Having some of the popular categories in the top navigation bar definitely aids users in browsing websites and reducing bounce rate.

    • Paul, the custom menu feature has taken wordpress to a whole new level and about the only limitations with it are the limitations of our imagination.

      The one thing you will have to do is make sure the theme you are using supports the custom menu feature. If it does not, then ask the theme designer to update it so that it does. If you are the adventurous type with some coding skills, you can look through the .ORG codex and find most of the information you need to add the functionality yourself.

  20. Richard, Thanks for this overview of the new custom menu feature. I’ve already used to display my 10 popular posts and to make some static pages more obvious. But you’ve given me new ideas! Plus more details on how to navigate the new feature. Excellent!

    • Sandra, thanks for the thanks, and to all, I suggest you play around with it a little. I think once you do, you will see what a fantastic addition this is.

  21. hi…
    this is my first visit here..
    nice blog my friend, so useful
    happy blogging

  22. Hello guys,
    Richard is up to his eyeballs right now but I do know he values comments highly and he will answer as soon as he can.

    Isn’t it a scream that the wordpress.ORG users have yet to twig to the fact wordpress.COM has been running on 3.0 since just before San Francisco wordcamp at the end of May?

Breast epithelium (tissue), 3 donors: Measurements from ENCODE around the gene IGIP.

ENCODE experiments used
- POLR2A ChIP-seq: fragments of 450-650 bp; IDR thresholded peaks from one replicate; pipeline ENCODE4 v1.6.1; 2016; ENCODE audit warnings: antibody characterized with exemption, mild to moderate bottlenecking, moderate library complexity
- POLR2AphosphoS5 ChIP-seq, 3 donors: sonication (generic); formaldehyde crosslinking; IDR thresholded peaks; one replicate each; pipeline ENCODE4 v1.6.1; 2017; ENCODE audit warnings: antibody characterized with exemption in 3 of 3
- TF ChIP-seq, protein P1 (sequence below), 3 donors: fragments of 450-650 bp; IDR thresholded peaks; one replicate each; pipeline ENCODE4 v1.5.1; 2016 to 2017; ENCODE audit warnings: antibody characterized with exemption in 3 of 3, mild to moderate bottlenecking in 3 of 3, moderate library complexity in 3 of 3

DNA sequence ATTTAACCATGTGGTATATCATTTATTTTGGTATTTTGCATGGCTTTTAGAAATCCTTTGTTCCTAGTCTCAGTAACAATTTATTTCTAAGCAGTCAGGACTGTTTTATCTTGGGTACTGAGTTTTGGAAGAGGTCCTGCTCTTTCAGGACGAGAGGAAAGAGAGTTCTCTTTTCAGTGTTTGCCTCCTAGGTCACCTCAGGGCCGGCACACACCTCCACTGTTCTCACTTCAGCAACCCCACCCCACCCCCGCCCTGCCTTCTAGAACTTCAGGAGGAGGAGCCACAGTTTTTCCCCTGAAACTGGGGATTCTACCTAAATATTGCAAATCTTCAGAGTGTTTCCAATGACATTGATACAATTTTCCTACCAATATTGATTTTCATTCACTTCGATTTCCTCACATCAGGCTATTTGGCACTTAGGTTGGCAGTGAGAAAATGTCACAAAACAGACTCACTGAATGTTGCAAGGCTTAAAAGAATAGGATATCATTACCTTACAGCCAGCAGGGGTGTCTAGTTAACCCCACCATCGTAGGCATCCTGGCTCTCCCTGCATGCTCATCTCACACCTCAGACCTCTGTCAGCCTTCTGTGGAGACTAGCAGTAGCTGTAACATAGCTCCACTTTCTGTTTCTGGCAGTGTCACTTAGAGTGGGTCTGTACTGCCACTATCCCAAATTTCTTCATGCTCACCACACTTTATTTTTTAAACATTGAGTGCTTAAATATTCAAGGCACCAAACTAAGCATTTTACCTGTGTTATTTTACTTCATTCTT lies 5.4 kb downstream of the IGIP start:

I’m waiting to see if wordpress.ORG bloggers backlink to this post. We wordpress.COM bloggers have had 3 weeks of experience with custom menus that they haven’t had as they just got 3.0.

    • TimeThief: Does that mean that there will be no new additional features for us WordPress.com folks when 3.0 is officially released in theory mid-June?

      I thought the visual editor was slated for the post to appear in the editor as it will look on the screen, as in 2010 Theme? And what about Asides, I thought all themes would be getting these as well? Just curious!

  23. I looked at custom menus when WP publicized them and I played around with a menu and gave up.

    So your post got me going again, and the killer thing was your line about

    dragging sub-headings along so they become child headings. From then on all was clear.

    I almost bailed when I saw the ‘warning’ in my admin panel that the theme I am using (Paperpunch) only supports one menu, but a little perseverance showed that I only need one menu in the nav bar and it shows everything I need.

    Thank you for the tutorial.

    • You’re very welcome. Once you play with it a little, the possibilities expand considerably. It will be a great thing for all those people out there that have a lot of static pages. They will now be able to organize them hierarchically and simplify their navigation considerably.